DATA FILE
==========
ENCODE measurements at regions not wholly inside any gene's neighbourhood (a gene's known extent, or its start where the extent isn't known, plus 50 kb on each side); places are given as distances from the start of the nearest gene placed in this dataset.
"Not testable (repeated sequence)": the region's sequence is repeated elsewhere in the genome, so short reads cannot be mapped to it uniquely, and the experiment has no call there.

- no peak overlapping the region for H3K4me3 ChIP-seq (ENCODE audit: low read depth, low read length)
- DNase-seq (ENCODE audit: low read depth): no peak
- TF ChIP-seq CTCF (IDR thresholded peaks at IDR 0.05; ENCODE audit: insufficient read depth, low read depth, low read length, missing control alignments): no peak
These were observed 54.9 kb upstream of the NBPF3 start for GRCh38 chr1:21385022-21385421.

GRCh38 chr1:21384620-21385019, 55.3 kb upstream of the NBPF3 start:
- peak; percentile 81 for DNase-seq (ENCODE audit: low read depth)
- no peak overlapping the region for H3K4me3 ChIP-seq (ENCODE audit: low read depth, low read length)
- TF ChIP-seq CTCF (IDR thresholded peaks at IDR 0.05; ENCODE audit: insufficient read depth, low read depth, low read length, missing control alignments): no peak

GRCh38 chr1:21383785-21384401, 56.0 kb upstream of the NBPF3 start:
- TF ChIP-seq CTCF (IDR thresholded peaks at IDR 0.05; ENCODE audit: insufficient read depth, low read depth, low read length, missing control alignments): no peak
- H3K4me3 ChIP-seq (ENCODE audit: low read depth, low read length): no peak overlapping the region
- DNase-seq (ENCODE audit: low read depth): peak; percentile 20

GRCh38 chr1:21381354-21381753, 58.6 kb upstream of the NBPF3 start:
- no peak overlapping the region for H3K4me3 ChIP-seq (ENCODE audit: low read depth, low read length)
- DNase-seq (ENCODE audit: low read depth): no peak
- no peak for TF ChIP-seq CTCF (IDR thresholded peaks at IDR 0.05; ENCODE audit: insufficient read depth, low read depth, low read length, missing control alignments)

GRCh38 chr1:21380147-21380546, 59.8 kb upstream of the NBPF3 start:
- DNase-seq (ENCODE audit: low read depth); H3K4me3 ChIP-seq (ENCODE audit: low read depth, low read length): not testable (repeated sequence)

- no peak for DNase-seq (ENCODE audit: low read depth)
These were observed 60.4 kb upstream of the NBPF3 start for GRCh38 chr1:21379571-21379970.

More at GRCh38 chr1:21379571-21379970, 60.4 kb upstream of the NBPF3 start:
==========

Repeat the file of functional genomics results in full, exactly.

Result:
ENCODE measurements at regions not wholly inside any gene's neighbourhood (a gene's known extent, or its start where the extent isn't known, plus 50 kb on each side); places are given as distances from the start of the nearest gene placed in this dataset.
"Not testable (repeated sequence)": the region's sequence is repeated elsewhere in the genome, so short reads cannot be mapped to it uniquely, and the experiment has no call there.

- no peak overlapping the region for H3K4me3 ChIP-seq (ENCODE audit: low read depth, low read length)
- DNase-seq (ENCODE audit: low read depth): no peak
- TF ChIP-seq CTCF (IDR thresholded peaks at IDR 0.05; ENCODE audit: insufficient read depth, low read depth, low read length, missing control alignments): no peak
These were observed 54.9 kb upstream of the NBPF3 start for GRCh38 chr1:21385022-21385421.

GRCh38 chr1:21384620-21385019, 55.3 kb upstream of the NBPF3 start:
- peak; percentile 81 for DNase-seq (ENCODE audit: low read depth)
- no peak overlapping the region for H3K4me3 ChIP-seq (ENCODE audit: low read depth, low read length)
- TF ChIP-seq CTCF (IDR thresholded peaks at IDR 0.05; ENCODE audit: insufficient read depth, low read depth, low read length, missing control alignments): no peak

GRCh38 chr1:21383785-21384401, 56.0 kb upstream of the NBPF3 start:
- TF ChIP-seq CTCF (IDR thresholded peaks at IDR 0.05; ENCODE audit: insufficient read depth, low read depth, low read length, missing control alignments): no peak
- H3K4me3 ChIP-seq (ENCODE audit: low read depth, low read length): no peak overlapping the region
- DNase-seq (ENCODE audit: low read depth): peak; percentile 20

GRCh38 chr1:21381354-21381753, 58.6 kb upstream of the NBPF3 start:
- no peak overlapping the region for H3K4me3 ChIP-seq (ENCODE audit: low read depth, low read length)
- DNase-seq (ENCODE audit: low read depth): no peak
- no peak for TF ChIP-seq CTCF (IDR thresholded peaks at IDR 0.05; ENCODE audit: insufficient read depth, low read depth, low read length, missing control alignments)

GRCh38 chr1:21380147-21380546, 59.8 kb upstream of the NBPF3 start:
- DNase-seq (ENCODE audit: low read depth); H3K4me3 ChIP-seq (ENCODE audit: low read depth, low read length): not testable (repeated sequence)

- no peak for DNase-seq (ENCODE audit: low read depth)
These were observed 60.4 kb upstream of the NBPF3 start for GRCh38 chr1:21379571-21379970.

More at GRCh38 chr1:21379571-21379970, 60.4 kb upstream of the NBPF3 start: